I opened the envelop and reached inside. Something soft and velvety grazed my finger, I pull it out.

A handkerchief.

I held it up. It was made of white silk. On the bottom right edge, a pair of intricately embroidered butterflies danced around a beautiful pink cherry blossom.

Mother's handiwork, I knew at once. I folded it neatly and pocketed it safely into my gown strap.

I reached into the envelop once more and withdrew a piece of folded parchment.

It read:

My dearest daughter,

I'm sorry to have left without saying goodbye. Please don't be angry at mother, I only did so because I knew had I talked and seen you, my strength would have fled me.

I hadn't planned to leave so early, I had wished to wait at least until you're sixteen, when you are a fully grown adult; so I know you're aware enough of the cold and brutal world out there, then I shall be at least a little bit assured.. But... Iguess I just couldn't take it anymore.

You may not understand all this now, but I'm telling you because I do not wish for you to make the same mistakes as I had done.

Your father, as you know, married many many times... more than I can even count. I... I don't know how to explain this. It is true that within the Chinese law, men are allowed to have more than one wife. In fact, many do have more than one wife. Especially for a man who is high in status as your father, ten, twenty, even over a hundred wives are considered to be quite normal.

Maybe I'm too selfish, too greedy. I just cannot accept your father having so many wives, so many women. Tell me, child, am I too self-centred? Am I asking too much? Is it because of my selfishness that God have decided to punish me so harshly?

No! I knew the answer why... It's because I love him too much; too much to share with anyone else. From the day he brought home the first woman, I knew I had lost him, and I was dead from that moment already. "Men are pigs," remember what I told you. Heh, then I guess I'm mad to be in love with a pig; hopelessly in love.

Sweet child, mother has never asked you of anything before, but I am asking you now. Promise, promise me you will never fall in love, never marry, especially with anyone significant. Men cannot be trusted, they may mean well, and may even be sincere when they promise you their love for eternity and always; but their lustful longings cannot be controlled even by themselves.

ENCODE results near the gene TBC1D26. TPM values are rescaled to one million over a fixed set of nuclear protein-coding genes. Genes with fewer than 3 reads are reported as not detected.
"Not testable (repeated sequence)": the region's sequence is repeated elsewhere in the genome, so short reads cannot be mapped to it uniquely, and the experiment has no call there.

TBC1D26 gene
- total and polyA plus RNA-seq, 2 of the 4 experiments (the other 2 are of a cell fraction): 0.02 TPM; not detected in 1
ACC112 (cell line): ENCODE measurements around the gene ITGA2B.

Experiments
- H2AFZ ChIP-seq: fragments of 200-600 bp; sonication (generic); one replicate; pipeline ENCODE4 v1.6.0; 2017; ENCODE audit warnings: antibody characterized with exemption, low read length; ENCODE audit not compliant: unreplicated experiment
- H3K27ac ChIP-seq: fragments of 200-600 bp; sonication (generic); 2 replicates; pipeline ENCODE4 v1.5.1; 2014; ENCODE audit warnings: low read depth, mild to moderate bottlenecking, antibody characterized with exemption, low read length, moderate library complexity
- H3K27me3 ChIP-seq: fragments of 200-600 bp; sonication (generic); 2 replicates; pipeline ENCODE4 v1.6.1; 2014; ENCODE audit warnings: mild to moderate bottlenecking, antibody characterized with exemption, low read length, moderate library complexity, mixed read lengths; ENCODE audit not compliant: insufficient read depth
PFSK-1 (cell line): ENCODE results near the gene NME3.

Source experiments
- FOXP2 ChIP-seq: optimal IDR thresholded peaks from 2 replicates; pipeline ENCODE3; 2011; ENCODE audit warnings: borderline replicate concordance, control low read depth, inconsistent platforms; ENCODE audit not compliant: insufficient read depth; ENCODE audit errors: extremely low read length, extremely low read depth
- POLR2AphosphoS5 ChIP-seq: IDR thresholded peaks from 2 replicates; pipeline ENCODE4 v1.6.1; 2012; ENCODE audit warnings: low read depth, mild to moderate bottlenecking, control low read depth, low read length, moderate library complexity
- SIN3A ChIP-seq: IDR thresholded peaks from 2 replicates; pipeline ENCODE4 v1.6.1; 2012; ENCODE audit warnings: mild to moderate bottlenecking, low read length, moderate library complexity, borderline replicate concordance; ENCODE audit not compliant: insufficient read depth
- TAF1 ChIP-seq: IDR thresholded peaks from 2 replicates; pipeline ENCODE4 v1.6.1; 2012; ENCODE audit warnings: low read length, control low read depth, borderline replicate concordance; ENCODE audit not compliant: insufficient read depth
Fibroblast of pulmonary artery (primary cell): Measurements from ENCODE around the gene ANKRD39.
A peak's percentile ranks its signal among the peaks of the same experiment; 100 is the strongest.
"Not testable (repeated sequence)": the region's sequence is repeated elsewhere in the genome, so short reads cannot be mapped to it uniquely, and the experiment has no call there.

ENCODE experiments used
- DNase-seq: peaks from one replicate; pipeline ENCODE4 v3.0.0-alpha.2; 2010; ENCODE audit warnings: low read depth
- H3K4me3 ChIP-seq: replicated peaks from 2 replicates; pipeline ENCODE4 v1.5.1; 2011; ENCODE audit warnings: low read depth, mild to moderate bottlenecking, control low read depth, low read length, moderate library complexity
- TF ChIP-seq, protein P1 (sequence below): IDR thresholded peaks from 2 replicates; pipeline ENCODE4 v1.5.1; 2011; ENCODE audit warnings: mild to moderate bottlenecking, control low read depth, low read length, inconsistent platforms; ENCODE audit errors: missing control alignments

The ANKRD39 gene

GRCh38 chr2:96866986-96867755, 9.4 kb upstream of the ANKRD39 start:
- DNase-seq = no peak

My beloved daughter, my sweet and gentle Leili, grant me this wish. And don't ever forget it,,,

Love you for always


That night, I went back to Mother's tomb. I gazed stonily at the engraving 'Beloved wife' as I knelt down, and placed the fresh bouquet of cherry blossoms in front of her.

The cold wind bellowed past me like a raging monster, piercing painfully into my skin. He was angry, I remember thinking, the God of Thunder was angry. Still, I knelt there, staring ahead unblinkingly, as darkness fell around me.

I don't remember how long I stayed there, like that. Time seemed still as I carried on gazing. At last, after what felt like eternity, I reached into my waistband and tenderly pulled out the silken handkerchief; it fluttered frailly between my grasp.

Mother's words came rushing past, amid the howls of the wind. "Promise me, Leili..."

Silently, I stood up, a single tear dropped onto the wavering handkerchief. Smiling softly, my answer floated back to her.

"I promise... Mother"

Legal wife – in Ancient China, the first wife of the man is known as the legal wife. It is usually her who will produce the heir, however, this does not apply to Emperor's successors.

Concubinage – apart from the legal wife, a man could have many more wives who are less important, they are known as concubines. Concubinage is the term used to define this system.

Guzheng – a traditional Chinese instrument, it's like a table harp played by plucking the string with one hand and finding the right notes by pressuring different sections of the strings like a violin. If played by a professional, it can produce sounds similar to the trickling of water.